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Treasury reaffirms billions in funding for stretched UK public services

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Britain's Chancellor of the Exchequer Rishi Sunak reacts during a media interview after arriving at the BBC in central London on November 22, 2020, to take appear on the BBC political programme The Andrew Marr Show. - Britain's debt is now at its highest level since 1961 as a share of GDP, after the government embarked on a massive spending spree to mitigate the economic effects of the COVID-19 coronavirus pandemic and resulting lockdowns. (Photo by Tolga Akmen / AFP) (Photo by TOLGA AKMEN/AFP via Getty Images)
Sunak will unveil in the House of Commons new investment to help “level-up” the UK economy and create jobs to drive the recovery from the COVID-19 pandemic, on Wednesday. Photo: Tolga Akmen / AFP via Getty Images

The government has confirmed it will deliver on its commitment to ensure that the UK’s public services have the support they need at Wednesday’s spending review.

Chancellor Rishi Sunak is expected to reiterate his commitment to existing pledges on police, nurses and schools by allocating funding, to continue with their delivery in 2021.

Pledges include hiring of 50,000 new nurses and the delivery of 50 million additional GP appointments.

Sunak, said that the government wont let this “tough year get in the way of delivering” on their promises.

“The British people deserve outstanding public services, and we remain committed to delivering their priorities as we put our public services at the heart of our economic renewal,” he added.

Additional funding is also expected to be announced to complete the next phase of the government’s pledge to recruit 20,000 new police officers by 2023. The latest funding is on top of the £750m ($996m) provided at last year’s spending round to hire the first 6,000 additional officers.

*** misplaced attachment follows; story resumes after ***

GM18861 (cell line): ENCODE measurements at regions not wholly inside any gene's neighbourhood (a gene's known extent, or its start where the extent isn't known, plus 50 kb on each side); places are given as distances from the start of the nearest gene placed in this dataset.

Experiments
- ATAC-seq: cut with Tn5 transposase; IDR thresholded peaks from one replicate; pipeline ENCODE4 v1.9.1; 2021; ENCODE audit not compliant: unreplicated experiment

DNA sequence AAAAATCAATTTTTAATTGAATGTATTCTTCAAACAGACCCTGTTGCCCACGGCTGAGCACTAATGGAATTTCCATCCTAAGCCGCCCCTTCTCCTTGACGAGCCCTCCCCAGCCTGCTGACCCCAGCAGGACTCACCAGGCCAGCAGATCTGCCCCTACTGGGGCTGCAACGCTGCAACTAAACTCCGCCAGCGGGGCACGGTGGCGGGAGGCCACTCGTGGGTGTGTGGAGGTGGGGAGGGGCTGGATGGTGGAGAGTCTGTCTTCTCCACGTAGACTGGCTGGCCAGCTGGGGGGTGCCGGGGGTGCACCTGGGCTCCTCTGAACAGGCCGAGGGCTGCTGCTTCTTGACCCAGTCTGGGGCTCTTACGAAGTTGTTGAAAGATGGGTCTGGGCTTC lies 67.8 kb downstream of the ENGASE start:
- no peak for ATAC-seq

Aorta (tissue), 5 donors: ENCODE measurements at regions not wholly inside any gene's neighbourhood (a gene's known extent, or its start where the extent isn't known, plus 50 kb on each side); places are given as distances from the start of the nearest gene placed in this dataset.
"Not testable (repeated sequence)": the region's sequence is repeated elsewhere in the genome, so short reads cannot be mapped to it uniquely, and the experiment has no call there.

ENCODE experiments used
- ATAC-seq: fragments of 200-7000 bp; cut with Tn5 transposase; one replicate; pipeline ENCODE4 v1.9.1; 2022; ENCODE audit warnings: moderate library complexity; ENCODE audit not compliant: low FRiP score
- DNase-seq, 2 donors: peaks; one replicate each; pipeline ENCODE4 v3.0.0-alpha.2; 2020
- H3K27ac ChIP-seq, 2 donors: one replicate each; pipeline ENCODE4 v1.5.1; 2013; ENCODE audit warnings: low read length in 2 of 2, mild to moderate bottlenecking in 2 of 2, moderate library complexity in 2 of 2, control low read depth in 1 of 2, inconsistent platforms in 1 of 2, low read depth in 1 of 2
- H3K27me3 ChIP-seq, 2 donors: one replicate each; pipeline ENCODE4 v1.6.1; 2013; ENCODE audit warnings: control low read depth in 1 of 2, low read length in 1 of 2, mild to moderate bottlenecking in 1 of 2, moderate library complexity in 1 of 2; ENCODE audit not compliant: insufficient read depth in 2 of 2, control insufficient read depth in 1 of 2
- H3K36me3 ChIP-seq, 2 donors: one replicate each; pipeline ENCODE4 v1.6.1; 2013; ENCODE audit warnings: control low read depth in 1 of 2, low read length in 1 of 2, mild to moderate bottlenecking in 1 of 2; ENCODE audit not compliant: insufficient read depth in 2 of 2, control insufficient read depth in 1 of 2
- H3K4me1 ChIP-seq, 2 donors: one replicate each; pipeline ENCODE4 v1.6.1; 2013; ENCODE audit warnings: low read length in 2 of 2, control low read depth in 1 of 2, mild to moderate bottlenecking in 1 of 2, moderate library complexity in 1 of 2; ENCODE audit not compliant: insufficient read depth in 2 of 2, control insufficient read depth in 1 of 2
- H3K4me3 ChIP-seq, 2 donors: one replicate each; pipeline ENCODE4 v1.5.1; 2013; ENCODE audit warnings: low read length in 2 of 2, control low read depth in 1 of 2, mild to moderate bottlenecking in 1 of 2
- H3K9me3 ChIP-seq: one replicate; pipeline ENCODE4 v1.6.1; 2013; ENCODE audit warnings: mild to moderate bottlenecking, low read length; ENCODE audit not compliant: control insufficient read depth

Spending on schools is expected to be increased by £2.2bn, from £47.6bn in 2020 to £49.8bn in 2021 to 2022.

Pledges have also been made to improve further education establishments, with a £1.5bn commitment. The government is also proposing a “transformative” ten-year school rebuilding programme approving 50 new school rebuilding projects a year.

Additionally, modern prison places are also expected to feature, with £4bn locked in to build more than 18,000 additional prison places across England and Wales over the next 4 years.

On Sunday, the chancellor told Sky News that his priority in the one-year spending plan was to combat the health economic crises.

“You will not see austerity next week,” he said.

READ MORE: Rishi Sunak set to plough billions into the north to 'level up' economy

Sunak will unveil in the House of Commons new investment to help “level-up” the UK economy and create jobs to drive the recovery from the COVID-19 pandemic, on Wednesday.

Alongside the spending review, the government will publish its new national infrastructure strategy next week, setting out long-term ambitions on delivering an infrastructure revolution across the UK.

As part of its Build Back Better plan, the Treasury will also provide multi-year capital budgets to make sure regions crucial to economic recovery have funds after the pandemic.

It comes after the Treasury announced it would inject £3bn into the NHS to help the health service deal with the impact of the coronavirus pandemic.

The Treasury said the £3bn package for the NHS would help tackle backlogs in the health service, with thousands of treatments and operations delayed because of the pandemic.

Of the £3bn, £500m will be spent on supporting mental health services in England. £1bn will go towards educing NHS backlogs, with up to one million extra checks, scans and operations paid for — £1.5bn will be used to ease existing pressures in the health service.

Watch: How can Rishi Sunak plug the hole in public finances?

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